TABLE FOR ONE, PLEASE: The Case For Being A Loner

Being alone doesn't necessarily mean I'm lonely.

Jul 9, 2012 at 9:00am | Leave a comment

I've never been the most social person. As a young child, my mother once asked other children at a picnic if they would play with me. They obliged, and I tagged along even though I preferred the company of the adults.

To someone who was (and still kind of is) a particularly picky eater, the sights and smells of a first-grade lunchroom made for a seriously horrifying experience, so in elementary school, once I was old enough to walk home alone, I would go to my house to eat lunch. When I hit high school, I ditched spending time in the cafeteria (I shudder at the thought) in favour of an hour spent in the art room drawing and listening to music.

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Age 7 - happy loner.

I've always preferred my time alone to time spent with others. I get more things accomplished; I feel more creative, more confident in myself. I have time to think about the person I want to be and time to carve that person out.

Besides, there are so many activities that are just simply better done alone. Take shopping, for example. I do not have the time or patience for lollygaggers and dawdlers. At the same time, if I want to lollygag and dawdle, I should be allowed to do so without being heckled by a shopping partner. If I want to linger in Zara for 45 minutes, contemplating a pair of suede heels that I may or may not need, I am completely entitled to that without being bothered by the presence of another heavily sighing body.

Dining alone is another pleasure of mine. There are few things more enjoyable than treating yourself to lunch on a sunny day. You can get some reading done, you can take as long as you want to order, to eat. You don't have to let the person across from you try "just one bite." I even have a completely unfounded theory that tables of one get served quicker than those with larger parties. Whatever, these are the things I tell myself.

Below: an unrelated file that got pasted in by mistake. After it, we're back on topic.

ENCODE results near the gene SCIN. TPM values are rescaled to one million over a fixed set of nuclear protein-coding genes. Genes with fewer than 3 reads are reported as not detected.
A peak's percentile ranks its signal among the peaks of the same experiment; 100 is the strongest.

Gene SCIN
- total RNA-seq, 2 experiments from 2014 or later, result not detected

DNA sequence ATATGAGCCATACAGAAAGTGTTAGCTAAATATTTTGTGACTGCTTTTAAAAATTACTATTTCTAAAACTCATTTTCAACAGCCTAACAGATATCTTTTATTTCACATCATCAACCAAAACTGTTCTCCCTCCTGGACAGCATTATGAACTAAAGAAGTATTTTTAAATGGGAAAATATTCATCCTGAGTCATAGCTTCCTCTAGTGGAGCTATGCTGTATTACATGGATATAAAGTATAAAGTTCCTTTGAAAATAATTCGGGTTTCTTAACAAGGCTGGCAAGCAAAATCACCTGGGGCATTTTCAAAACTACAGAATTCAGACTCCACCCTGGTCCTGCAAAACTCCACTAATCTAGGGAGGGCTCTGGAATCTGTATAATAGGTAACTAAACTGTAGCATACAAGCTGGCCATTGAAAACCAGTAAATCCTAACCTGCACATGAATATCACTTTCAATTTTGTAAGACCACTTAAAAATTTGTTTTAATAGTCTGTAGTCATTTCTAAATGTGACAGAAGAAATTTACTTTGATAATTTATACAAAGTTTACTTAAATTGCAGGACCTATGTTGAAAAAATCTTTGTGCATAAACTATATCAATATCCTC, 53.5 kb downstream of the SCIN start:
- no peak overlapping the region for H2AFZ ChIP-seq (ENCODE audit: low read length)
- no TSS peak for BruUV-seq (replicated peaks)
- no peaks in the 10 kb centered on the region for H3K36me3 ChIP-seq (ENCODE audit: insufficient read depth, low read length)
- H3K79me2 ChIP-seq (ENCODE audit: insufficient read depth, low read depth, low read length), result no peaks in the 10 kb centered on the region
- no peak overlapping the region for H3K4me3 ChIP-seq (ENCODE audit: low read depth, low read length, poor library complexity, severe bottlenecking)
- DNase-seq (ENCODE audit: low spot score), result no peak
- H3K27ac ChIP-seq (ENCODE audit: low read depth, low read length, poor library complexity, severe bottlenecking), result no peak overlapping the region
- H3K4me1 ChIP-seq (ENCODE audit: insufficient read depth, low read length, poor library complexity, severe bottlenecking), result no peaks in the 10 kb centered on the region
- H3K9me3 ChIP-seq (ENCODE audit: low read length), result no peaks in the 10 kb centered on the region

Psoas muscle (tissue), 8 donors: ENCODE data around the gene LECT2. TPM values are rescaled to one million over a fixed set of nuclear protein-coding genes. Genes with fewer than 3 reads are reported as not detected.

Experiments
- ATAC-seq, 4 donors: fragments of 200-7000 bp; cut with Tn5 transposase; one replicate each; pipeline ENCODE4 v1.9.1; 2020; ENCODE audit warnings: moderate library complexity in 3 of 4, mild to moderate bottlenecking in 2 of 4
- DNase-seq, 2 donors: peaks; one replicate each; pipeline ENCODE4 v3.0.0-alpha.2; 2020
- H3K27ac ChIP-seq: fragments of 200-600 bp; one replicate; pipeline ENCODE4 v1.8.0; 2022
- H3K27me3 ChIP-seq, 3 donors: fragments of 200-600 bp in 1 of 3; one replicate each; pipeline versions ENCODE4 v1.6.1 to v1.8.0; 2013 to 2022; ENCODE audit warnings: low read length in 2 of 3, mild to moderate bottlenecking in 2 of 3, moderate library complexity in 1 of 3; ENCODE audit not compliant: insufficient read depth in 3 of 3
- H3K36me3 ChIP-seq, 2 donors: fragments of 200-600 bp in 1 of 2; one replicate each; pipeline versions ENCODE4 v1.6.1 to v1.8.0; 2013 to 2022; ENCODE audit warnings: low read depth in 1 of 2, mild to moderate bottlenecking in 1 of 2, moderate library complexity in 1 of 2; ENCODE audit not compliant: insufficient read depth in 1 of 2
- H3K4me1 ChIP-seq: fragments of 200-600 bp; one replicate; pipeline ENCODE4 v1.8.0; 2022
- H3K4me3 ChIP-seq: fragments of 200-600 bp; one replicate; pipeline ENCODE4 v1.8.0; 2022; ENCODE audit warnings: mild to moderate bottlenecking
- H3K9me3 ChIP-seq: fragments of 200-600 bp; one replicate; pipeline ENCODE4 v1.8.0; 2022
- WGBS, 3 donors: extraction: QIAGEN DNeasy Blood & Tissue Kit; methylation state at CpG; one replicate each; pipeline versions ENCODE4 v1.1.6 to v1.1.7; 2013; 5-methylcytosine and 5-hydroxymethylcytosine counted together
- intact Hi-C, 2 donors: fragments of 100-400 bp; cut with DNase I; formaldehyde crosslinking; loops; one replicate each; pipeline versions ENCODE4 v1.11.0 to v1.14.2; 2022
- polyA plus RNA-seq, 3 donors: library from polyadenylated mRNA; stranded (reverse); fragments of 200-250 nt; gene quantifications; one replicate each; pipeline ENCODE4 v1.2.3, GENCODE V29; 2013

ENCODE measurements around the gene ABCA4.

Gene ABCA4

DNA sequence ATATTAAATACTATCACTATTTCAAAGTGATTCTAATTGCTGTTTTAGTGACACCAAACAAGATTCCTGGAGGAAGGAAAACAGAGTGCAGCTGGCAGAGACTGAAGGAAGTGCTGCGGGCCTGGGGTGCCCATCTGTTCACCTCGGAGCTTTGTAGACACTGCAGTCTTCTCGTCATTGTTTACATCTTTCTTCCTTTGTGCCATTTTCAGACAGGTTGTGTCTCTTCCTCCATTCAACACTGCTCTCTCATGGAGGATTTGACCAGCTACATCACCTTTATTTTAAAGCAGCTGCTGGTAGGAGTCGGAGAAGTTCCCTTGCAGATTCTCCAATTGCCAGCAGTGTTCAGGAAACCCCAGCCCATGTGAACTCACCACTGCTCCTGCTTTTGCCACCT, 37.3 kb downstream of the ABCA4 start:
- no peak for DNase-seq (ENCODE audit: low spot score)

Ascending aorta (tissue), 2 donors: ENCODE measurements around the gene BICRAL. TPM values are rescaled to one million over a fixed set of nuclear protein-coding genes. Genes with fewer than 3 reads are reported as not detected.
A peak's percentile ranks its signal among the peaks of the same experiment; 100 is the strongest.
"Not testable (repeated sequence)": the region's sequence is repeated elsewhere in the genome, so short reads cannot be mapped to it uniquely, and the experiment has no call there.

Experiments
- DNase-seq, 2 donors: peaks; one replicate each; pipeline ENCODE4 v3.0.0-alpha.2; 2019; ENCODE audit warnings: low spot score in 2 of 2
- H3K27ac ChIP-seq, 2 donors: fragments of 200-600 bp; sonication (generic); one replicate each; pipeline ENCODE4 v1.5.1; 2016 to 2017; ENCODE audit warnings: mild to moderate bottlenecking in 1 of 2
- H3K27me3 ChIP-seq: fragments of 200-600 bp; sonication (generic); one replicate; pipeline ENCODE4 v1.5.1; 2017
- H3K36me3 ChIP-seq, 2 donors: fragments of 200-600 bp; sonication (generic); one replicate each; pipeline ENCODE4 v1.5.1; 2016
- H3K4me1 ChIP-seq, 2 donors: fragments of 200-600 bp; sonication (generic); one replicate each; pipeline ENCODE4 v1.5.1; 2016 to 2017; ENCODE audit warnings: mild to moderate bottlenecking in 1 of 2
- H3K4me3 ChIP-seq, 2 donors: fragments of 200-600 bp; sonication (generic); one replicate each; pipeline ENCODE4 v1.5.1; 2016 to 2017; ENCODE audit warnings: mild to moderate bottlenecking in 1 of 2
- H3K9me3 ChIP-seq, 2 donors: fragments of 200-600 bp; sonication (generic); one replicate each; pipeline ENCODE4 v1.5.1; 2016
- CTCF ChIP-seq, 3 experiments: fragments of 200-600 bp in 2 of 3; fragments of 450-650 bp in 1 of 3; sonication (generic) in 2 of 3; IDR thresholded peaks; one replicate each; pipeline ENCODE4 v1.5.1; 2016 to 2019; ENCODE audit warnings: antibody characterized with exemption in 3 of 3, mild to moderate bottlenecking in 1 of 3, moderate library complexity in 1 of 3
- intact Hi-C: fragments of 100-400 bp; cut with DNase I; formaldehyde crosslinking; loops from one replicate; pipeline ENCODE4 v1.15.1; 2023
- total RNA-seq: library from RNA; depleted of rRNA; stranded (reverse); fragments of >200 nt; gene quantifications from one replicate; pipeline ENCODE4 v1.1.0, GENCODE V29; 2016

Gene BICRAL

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If you're lonely, just turn the "Mirror" feature on in Photobooth. Boom, instant friend.

All of this doesn't mean I'm completely devoid of social skills though. Multiple years of working retail forced me to come out of my (seriously, horribly, painfully) shy shell and master the art of small talk. I can charm people of all shapes and sizes with my ability to talk about any and all subjects with ease. I'm not bragging, I'm just stating a fact that comes with working in customer service. I'm a friendly person. Deal with it.

I still consider myself to be my own best friend though, and there's no company I'd rather keep than my own. Aside from my immediate family, there are very few people I care to spend more than a few hours (tops) with. Parties and particularly long "hang-outs" leave me feeling stir-crazy and most of all, self conscious. I don't really like myself much around other people. After the initial charm of my niceties wears off, I feel awkward and annoying. I long to be alone, to be with myself. It's a bit odd, simultaneously loving and hating yourself like I do.

And so I retreat back into my world of loner-ism, and I perk up. I start to feel better about myself. I shed the feelings that others are judging me and I go shopping, I treat myself to lunch, I take a bath, I read, I paint, I watch a movie (no interruptions from the peanut gallery, thank you very much). I do the things I wouldn't want to do with anyone else, and I become a better person for it.